O what hell the Lilith Fair years hath wrought!
The first mistake was to bring up the names of Fiona Apple and Norah Jones as comparison points in Kate Earl’s bio. The second mistake was to call her “a perfect blend of music and fashion,” a sentence that would rightfully make most music purists want to spit blood. The third mistake was to give the finished product a title that calls to mind a Lifetime movie: Fate Is The Hunter.
If the genesis of Kate Earl were indeed a Lifetime movie, it would involve Norah Jones and Fiona Apple (albeit a version of Fiona Apple that was given electroshock therapy and a series of anger-management courses) having a titillating lesbian relationship and being artificially inseminated. The sex/pregnancy scene would be soft-core and soft-focus lighting, 90% above-the-neck only, and the parts below the neck would absolutely NOT involve any of the awkward parts of sex—no one would sweat unless it made them glow, no one would hit their head or bruise themselves or say “ouch” or pass gas, and there would be a Meaningful Talk About Their Feelings And The Future afterwards. Also? The resulting child would grow up reading Jewel’s poetry and listening to the music of Train.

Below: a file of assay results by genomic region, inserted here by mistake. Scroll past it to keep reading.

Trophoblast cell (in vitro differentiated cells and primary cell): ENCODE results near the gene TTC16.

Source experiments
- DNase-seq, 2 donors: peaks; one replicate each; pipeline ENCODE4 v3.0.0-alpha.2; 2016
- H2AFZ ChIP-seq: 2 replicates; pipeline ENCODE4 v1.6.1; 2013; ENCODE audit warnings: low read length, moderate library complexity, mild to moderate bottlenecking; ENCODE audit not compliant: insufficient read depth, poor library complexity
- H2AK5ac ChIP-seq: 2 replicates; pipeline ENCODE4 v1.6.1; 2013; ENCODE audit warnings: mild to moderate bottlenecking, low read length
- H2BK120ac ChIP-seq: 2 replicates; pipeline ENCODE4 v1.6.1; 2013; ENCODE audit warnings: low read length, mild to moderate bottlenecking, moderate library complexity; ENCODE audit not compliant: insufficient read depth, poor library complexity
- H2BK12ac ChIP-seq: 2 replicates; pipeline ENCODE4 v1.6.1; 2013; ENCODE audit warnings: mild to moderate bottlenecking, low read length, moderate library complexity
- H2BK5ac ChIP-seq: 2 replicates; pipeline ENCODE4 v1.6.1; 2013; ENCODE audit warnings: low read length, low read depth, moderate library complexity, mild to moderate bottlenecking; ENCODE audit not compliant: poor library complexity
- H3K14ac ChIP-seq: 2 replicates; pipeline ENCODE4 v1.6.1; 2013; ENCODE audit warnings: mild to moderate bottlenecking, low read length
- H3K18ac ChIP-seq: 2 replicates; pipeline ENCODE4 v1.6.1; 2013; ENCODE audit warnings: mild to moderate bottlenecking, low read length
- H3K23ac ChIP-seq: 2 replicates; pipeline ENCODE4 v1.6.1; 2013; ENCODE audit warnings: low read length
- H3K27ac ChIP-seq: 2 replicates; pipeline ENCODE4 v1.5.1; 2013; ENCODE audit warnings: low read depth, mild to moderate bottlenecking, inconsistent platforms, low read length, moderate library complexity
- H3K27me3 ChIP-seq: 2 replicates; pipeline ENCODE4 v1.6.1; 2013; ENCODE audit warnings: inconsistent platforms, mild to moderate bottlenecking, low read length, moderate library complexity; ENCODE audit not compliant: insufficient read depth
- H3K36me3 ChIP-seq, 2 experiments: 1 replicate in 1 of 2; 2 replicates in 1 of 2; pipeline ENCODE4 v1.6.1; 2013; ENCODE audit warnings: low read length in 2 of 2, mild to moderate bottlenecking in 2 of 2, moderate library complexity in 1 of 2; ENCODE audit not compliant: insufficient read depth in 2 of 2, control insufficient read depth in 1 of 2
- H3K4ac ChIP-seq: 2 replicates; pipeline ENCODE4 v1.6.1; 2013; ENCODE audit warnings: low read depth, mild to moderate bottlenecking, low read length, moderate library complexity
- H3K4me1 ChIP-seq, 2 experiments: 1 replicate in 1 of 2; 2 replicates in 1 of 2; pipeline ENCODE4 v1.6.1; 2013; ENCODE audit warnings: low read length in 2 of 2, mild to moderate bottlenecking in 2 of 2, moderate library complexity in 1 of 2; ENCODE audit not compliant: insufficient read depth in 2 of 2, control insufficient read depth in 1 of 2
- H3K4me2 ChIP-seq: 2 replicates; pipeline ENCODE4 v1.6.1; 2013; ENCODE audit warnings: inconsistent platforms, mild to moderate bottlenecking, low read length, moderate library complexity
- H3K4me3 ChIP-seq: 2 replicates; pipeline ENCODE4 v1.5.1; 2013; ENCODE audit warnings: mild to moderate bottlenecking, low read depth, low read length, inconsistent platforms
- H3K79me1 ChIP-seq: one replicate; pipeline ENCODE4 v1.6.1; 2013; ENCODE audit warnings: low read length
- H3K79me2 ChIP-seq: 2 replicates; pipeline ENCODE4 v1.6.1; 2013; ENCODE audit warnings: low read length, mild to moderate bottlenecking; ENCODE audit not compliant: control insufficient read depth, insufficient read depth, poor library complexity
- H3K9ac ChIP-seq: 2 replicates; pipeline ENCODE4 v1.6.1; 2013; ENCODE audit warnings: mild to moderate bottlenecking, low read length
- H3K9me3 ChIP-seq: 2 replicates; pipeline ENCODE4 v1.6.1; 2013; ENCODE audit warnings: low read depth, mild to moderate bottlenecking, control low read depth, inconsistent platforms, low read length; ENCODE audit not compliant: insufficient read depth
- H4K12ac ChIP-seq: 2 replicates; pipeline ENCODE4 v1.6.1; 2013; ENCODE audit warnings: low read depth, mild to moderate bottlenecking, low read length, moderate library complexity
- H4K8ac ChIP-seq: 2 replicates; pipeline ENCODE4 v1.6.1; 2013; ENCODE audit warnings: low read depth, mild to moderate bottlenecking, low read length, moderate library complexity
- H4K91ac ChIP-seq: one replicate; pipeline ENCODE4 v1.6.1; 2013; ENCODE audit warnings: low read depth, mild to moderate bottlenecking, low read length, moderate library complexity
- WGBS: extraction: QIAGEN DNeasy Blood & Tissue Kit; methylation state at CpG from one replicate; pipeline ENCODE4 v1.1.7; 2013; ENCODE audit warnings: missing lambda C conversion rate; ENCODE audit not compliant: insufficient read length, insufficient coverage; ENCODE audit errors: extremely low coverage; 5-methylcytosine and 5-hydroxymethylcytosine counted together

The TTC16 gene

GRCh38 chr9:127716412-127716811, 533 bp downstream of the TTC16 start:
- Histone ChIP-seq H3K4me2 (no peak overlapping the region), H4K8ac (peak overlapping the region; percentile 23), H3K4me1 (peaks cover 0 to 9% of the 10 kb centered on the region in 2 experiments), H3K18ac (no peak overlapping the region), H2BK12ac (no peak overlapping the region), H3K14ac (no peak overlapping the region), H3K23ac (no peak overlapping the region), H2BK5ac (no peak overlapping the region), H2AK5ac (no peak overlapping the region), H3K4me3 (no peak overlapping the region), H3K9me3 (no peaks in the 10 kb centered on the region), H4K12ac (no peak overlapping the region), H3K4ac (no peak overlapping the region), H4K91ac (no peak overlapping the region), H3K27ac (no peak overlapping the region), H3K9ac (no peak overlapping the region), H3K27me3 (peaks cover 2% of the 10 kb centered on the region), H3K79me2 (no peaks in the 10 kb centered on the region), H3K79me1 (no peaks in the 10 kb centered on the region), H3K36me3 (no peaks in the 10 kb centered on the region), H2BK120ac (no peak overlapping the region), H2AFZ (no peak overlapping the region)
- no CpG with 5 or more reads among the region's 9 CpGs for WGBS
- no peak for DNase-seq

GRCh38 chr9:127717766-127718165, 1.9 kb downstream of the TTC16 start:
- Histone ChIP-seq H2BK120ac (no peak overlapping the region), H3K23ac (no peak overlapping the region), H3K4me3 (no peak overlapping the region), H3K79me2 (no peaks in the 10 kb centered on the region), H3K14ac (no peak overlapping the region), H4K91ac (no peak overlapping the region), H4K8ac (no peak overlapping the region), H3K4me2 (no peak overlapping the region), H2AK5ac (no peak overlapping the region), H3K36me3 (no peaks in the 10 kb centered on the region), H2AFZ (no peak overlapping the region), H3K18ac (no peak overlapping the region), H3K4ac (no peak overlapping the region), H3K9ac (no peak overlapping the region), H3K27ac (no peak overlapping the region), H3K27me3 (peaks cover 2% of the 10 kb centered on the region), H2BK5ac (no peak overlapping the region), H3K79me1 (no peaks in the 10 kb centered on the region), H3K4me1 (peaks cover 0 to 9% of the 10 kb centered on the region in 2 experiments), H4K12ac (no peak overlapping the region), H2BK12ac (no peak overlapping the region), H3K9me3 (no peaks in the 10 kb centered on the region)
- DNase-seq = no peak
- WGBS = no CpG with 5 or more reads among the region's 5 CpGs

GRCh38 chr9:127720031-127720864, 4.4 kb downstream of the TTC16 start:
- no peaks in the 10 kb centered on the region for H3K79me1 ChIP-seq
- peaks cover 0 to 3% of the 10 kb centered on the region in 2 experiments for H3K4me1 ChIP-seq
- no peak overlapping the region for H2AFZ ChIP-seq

The nicest thing that can be said about this album is that it’s exactly that…nice. Kate Earl is not a bad girl. There’s ostensibly nothing wrong with that, but the most she ever does in her songs is get drunk (or claim she’s not drunk) while driving and plead with an anonymous officer to let her go home (“Officer”). The rest is all bad self-help manuscript rejects (“And when they come they’ll accept you / Just the way you are”—”Someone To Love”) sung by a woman whose voice resembles, yes, a higher-pitched Fiona Apple and who is awfully damn fond of leaning against various trees, walls and pillars and gazing all moony-eyed at the camera in the CD sleeve photos.
The bottom line? This album is pretty, to the saturation point of pretty. If you’re looking for something to play in the background at your next book club meeting, the one where you talk about The Lovely Bones and drink Riesling, by all means run out and buy this. If you’re looking for an album that has an original voice while keeping the pretty, run like hell.